At Engineered Tax Services, a qualified engineer always performs a site visit for your cost segregation study. This helps to gather all details for cost estimation, as well as avoid an IRS audit. However, there are different types of cost estimation depending on what is right for your property specifically.
Engineered Documentation Approaches To Cost Segregation Studies
ETS cost segregation specialists take the data compiled to produce a comprehensive report for the cost segregation study. To date, the IRS does not have a standard or required procedure in compiling a cost segregation study. The IRS guide on cost segregation numerates certain methodologies that are often utilized by specialists including the detailed cost approach, the detailed cost estimate approach, the survey approach, the residual estimation approach, and the sampling approach.
- The Detailed Cost Approach
The detailed cost approach compiles costs from construction and accounting records to build a report. Since this method relies on true documentation and few estimates, it is typically the most time-consuming but accurate method.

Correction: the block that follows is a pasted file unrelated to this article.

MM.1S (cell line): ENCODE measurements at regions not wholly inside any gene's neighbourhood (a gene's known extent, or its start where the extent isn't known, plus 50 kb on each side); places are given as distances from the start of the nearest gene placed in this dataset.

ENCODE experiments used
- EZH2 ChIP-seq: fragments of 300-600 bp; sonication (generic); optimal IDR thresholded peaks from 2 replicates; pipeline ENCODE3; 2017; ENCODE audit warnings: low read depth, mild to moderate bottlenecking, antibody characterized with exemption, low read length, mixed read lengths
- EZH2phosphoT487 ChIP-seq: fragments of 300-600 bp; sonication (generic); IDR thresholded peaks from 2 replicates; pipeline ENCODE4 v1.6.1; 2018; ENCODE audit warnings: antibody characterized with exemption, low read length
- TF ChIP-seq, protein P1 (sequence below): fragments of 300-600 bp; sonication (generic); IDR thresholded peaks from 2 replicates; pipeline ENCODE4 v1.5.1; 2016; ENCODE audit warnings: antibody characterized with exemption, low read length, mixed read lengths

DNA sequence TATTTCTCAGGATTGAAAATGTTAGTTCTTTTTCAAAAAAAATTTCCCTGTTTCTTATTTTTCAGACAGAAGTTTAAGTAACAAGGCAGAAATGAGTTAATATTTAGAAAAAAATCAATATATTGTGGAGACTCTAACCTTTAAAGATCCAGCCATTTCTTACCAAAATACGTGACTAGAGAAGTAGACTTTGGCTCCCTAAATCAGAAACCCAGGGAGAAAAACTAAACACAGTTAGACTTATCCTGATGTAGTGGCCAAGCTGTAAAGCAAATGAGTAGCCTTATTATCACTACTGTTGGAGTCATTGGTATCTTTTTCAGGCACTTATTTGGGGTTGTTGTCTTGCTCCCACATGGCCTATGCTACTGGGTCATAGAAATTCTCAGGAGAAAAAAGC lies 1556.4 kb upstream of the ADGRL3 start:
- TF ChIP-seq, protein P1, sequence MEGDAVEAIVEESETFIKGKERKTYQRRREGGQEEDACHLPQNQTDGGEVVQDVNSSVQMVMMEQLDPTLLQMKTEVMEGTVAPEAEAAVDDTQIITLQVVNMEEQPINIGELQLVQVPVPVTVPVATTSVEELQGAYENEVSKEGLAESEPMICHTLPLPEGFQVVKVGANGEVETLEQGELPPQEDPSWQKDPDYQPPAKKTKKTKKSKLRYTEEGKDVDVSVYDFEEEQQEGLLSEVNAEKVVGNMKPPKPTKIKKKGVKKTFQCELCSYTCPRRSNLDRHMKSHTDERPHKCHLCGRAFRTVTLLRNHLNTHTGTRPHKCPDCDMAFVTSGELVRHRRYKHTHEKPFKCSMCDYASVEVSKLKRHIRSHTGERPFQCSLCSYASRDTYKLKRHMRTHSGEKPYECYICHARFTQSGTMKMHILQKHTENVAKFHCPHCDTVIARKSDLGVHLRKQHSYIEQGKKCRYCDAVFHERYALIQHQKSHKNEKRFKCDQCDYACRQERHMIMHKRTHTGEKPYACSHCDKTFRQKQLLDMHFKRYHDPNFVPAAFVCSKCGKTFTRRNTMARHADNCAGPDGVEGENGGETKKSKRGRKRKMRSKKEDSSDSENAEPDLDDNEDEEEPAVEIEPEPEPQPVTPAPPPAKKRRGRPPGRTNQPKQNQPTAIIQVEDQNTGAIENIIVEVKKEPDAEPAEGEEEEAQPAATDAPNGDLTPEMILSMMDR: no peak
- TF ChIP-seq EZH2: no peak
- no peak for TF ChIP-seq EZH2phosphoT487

- The Detailed Cost Estimate Approach
The detailed cost estimate approach is generally used for new construction. Much like the detailed cost approach, the detailed cost estimate approach will also require a compiled list of documents. However, when a record is not found the specialist will prepare an estimate of the cost of the component to report. In order to find these estimates, the specialist must find the cost from a reliable source and have the source referenced in the study. For this reason, it is important that the client provides all requested invoices to avoid depending on an estimate of a component.
- The Survey Approach
For the survey approach, the specialist performs a site inspection and has all the components of the property listed. Then the cost segregation specialist will reach out to the contractor or subcontractors in writing, and ask for the prices of each item. The reliability of costs for each component will depend on how long ago the work was done.
- Residual Estimation Approach
The residual estimation approach is a method that determines the cost of short-lived assets, such as on a 5- or 7-year property. These costs are added together and then subtracted from the total project cost, while the remaining price is assigned to the building itself or other long-lived assets.
- Sampling Approach
The sampling approach can significantly reduce costs and resources of the study. However, sometimes the accuracy of this approach is more likely to be flawed. This method is applied by performing a cost segregation study on a sample of a large portfolio of properties. Based on those results, a standard model is developed for each facility type. The prices are then taken from the model and repositioned on a percentage basis. If you are a firm with many properties, this approach may work well for you.
For a complimentary consultation, please call (800) 236-6519. You can also learn more about cost segregation here.